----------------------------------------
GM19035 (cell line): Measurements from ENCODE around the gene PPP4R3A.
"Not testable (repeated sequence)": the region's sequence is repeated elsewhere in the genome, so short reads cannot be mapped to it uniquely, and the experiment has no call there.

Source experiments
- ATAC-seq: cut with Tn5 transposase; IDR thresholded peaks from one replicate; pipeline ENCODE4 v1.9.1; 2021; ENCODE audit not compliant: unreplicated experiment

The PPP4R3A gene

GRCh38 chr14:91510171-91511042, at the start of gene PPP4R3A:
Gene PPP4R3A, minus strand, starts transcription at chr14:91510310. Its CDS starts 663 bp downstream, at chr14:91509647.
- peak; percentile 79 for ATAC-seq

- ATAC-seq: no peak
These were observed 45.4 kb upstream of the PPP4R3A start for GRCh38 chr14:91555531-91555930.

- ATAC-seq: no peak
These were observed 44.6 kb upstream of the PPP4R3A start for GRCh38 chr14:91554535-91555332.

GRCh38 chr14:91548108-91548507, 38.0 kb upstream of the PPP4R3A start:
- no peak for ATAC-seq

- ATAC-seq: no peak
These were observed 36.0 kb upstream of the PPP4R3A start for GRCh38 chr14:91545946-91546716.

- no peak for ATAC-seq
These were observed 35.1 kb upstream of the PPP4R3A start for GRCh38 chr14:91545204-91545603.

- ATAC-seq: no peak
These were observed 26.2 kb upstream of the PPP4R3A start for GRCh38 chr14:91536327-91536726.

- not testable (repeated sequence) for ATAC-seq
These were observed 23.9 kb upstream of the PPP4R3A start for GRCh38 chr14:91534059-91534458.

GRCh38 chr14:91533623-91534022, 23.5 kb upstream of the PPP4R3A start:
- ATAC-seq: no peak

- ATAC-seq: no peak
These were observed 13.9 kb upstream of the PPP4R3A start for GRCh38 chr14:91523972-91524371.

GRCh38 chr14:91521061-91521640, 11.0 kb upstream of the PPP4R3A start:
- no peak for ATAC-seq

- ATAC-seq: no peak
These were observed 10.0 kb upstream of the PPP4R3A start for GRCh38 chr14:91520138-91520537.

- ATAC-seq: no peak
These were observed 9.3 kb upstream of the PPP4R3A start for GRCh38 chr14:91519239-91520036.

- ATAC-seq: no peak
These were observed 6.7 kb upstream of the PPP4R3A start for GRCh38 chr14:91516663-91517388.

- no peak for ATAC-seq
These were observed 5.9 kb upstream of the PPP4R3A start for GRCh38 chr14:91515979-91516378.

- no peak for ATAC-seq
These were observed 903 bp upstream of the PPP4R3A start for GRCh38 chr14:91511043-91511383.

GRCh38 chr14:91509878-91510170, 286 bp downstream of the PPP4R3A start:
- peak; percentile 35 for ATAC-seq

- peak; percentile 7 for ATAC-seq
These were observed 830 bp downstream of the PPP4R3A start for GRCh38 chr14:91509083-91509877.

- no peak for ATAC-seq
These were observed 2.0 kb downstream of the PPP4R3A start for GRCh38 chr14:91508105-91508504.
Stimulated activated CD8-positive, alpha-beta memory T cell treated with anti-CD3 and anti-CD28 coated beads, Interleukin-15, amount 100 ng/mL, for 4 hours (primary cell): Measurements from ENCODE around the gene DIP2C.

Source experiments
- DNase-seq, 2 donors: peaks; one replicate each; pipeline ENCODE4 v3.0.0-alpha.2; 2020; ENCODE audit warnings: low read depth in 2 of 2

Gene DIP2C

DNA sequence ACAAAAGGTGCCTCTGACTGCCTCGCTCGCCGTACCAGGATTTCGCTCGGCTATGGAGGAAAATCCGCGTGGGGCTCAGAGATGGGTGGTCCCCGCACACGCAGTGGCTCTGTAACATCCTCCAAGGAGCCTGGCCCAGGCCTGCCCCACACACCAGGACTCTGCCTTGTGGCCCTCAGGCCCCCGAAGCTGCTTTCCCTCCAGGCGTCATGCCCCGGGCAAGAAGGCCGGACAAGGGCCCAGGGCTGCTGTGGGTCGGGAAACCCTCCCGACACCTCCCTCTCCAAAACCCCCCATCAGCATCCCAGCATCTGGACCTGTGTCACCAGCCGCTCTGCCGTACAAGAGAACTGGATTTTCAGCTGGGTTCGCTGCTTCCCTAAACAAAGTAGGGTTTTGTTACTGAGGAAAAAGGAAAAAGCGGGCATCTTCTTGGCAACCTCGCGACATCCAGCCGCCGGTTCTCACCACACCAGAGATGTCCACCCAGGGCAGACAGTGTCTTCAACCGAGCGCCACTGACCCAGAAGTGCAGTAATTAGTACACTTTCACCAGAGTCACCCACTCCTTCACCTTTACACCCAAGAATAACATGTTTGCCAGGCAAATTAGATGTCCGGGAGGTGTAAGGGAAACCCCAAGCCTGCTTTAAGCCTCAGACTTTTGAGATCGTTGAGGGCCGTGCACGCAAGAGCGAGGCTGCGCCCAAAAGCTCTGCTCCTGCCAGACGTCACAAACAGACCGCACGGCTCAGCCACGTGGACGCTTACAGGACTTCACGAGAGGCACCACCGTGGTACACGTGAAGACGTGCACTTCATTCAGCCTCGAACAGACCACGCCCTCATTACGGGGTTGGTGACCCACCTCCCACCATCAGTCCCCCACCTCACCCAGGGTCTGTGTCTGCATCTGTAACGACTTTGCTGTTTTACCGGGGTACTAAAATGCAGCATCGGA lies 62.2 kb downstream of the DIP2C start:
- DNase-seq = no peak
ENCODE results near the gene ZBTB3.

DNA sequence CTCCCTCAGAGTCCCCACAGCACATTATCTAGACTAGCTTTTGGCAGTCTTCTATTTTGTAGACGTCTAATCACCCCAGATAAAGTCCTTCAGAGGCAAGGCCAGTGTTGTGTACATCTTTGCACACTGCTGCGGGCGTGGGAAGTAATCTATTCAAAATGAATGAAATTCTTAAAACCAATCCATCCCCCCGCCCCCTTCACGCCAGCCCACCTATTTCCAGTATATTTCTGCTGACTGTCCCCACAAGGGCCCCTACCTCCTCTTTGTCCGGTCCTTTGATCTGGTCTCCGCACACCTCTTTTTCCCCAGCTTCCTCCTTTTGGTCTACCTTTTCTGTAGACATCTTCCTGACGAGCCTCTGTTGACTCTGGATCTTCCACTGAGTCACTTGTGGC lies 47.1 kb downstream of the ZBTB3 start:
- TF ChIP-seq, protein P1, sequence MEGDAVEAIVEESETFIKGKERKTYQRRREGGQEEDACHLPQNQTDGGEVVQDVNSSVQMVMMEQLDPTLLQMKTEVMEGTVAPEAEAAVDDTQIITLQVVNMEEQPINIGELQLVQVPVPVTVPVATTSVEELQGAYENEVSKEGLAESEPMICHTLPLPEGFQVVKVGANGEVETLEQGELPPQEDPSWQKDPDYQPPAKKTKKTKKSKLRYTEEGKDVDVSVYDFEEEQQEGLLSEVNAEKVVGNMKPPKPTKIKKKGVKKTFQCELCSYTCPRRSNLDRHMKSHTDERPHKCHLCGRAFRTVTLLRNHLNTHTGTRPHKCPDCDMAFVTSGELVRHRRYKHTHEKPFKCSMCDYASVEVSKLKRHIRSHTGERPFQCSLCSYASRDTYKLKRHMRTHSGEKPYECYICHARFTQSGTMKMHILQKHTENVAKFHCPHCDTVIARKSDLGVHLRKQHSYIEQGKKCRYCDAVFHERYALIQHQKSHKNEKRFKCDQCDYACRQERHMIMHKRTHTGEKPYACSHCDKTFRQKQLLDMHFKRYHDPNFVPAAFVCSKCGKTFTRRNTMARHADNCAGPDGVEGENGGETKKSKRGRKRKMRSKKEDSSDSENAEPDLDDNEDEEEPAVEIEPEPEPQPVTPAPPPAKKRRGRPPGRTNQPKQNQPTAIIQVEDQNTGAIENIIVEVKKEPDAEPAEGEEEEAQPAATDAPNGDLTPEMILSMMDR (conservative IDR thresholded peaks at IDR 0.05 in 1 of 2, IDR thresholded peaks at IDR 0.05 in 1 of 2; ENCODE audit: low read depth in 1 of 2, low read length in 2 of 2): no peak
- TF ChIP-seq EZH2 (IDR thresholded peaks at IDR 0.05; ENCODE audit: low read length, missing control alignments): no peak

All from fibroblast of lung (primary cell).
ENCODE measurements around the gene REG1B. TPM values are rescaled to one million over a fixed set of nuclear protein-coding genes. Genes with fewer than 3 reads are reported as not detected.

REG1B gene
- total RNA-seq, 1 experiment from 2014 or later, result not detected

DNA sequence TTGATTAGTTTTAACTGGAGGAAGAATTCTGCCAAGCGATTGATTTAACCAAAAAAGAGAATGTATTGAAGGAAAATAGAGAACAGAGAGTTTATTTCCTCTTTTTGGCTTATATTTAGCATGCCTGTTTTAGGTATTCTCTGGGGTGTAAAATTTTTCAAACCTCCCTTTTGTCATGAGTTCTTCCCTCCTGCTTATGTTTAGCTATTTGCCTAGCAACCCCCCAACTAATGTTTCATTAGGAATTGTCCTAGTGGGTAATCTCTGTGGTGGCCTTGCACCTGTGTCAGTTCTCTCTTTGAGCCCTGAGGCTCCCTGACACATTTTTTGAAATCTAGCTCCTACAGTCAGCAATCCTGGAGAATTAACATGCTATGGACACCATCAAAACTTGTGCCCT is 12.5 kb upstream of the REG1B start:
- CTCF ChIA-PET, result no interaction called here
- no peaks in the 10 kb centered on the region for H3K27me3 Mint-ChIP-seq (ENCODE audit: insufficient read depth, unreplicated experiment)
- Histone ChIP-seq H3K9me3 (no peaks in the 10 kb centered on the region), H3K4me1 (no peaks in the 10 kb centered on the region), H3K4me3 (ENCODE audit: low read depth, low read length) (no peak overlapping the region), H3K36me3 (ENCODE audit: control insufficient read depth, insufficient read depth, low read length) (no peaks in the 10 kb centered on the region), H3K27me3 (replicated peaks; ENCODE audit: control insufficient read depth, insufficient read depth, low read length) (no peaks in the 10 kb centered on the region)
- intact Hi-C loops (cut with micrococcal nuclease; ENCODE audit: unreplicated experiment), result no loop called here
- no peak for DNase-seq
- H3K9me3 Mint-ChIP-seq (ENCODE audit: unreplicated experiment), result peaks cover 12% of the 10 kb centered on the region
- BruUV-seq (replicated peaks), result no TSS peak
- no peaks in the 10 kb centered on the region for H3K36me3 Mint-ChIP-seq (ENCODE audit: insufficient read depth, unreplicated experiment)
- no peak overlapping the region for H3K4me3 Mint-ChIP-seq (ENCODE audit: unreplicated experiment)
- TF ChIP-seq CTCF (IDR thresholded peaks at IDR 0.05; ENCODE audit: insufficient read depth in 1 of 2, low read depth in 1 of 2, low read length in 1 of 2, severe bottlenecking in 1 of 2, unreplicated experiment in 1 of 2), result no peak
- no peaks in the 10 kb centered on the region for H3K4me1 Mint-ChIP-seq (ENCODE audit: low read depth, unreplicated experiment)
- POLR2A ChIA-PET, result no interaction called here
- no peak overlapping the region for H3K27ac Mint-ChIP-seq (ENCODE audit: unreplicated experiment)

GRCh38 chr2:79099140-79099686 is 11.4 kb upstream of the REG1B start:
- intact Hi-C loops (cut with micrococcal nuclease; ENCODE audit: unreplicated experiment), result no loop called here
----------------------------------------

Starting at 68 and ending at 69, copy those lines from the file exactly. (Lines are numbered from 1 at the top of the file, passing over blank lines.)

- no peak overlapping the region for H3K4me3 Mint-ChIP-seq (ENCODE audit: unreplicated experiment)
- TF ChIP-seq CTCF (IDR thresholded peaks at IDR 0.05; ENCODE audit: insufficient read depth in 1 of 2, low read depth in 1 of 2, low read length in 1 of 2, severe bottlenecking in 1 of 2, unreplicated experiment in 1 of 2), result no peak